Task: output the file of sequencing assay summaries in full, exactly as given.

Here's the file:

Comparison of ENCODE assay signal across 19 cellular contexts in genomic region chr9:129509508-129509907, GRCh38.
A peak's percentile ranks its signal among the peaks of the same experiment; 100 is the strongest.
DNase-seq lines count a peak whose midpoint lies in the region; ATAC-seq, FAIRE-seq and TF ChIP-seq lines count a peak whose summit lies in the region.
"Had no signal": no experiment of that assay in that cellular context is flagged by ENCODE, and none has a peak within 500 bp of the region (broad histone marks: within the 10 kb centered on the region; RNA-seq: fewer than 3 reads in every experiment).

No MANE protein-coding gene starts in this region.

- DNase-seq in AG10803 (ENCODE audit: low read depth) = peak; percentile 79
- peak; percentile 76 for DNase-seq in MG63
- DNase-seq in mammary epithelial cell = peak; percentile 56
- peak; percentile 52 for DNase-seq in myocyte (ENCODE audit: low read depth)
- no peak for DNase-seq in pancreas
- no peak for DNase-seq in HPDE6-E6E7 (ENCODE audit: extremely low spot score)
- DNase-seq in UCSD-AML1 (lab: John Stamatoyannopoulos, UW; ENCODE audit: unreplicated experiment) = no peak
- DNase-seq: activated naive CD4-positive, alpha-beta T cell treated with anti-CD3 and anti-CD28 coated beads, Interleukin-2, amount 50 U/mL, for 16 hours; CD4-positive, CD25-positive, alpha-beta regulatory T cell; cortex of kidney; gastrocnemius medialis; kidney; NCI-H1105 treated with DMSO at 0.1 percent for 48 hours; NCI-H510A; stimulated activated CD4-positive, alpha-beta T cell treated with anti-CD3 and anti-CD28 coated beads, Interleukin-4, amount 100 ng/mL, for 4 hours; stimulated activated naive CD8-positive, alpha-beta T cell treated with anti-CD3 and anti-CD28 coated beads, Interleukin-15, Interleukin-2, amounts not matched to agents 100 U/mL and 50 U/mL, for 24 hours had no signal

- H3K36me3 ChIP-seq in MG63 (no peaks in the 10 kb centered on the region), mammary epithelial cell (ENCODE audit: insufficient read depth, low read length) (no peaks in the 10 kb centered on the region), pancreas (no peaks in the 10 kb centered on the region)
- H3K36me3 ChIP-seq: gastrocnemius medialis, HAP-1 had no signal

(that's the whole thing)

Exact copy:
Comparison of ENCODE assay signal across 19 cellular contexts in genomic region chr9:129509508-129509907, GRCh38.
A peak's percentile ranks its signal among the peaks of the same experiment; 100 is the strongest.
DNase-seq lines count a peak whose midpoint lies in the region; ATAC-seq, FAIRE-seq and TF ChIP-seq lines count a peak whose summit lies in the region.
"Had no signal": no experiment of that assay in that cellular context is flagged by ENCODE, and none has a peak within 500 bp of the region (broad histone marks: within the 10 kb centered on the region; RNA-seq: fewer than 3 reads in every experiment).

No MANE protein-coding gene starts in this region.

- DNase-seq in AG10803 (ENCODE audit: low read depth) = peak; percentile 79
- peak; percentile 76 for DNase-seq in MG63
- DNase-seq in mammary epithelial cell = peak; percentile 56
- peak; percentile 52 for DNase-seq in myocyte (ENCODE audit: low read depth)
- no peak for DNase-seq in pancreas
- no peak for DNase-seq in HPDE6-E6E7 (ENCODE audit: extremely low spot score)
- DNase-seq in UCSD-AML1 (lab: John Stamatoyannopoulos, UW; ENCODE audit: unreplicated experiment) = no peak
- DNase-seq: activated naive CD4-positive, alpha-beta T cell treated with anti-CD3 and anti-CD28 coated beads, Interleukin-2, amount 50 U/mL, for 16 hours; CD4-positive, CD25-positive, alpha-beta regulatory T cell; cortex of kidney; gastrocnemius medialis; kidney; NCI-H1105 treated with DMSO at 0.1 percent for 48 hours; NCI-H510A; stimulated activated CD4-positive, alpha-beta T cell treated with anti-CD3 and anti-CD28 coated beads, Interleukin-4, amount 100 ng/mL, for 4 hours; stimulated activated naive CD8-positive, alpha-beta T cell treated with anti-CD3 and anti-CD28 coated beads, Interleukin-15, Interleukin-2, amounts not matched to agents 100 U/mL and 50 U/mL, for 24 hours had no signal

- H3K36me3 ChIP-seq in MG63 (no peaks in the 10 kb centered on the region), mammary epithelial cell (ENCODE audit: insufficient read depth, low read length) (no peaks in the 10 kb centered on the region), pancreas (no peaks in the 10 kb centered on the region)
- H3K36me3 ChIP-seq: gastrocnemius medialis, HAP-1 had no signal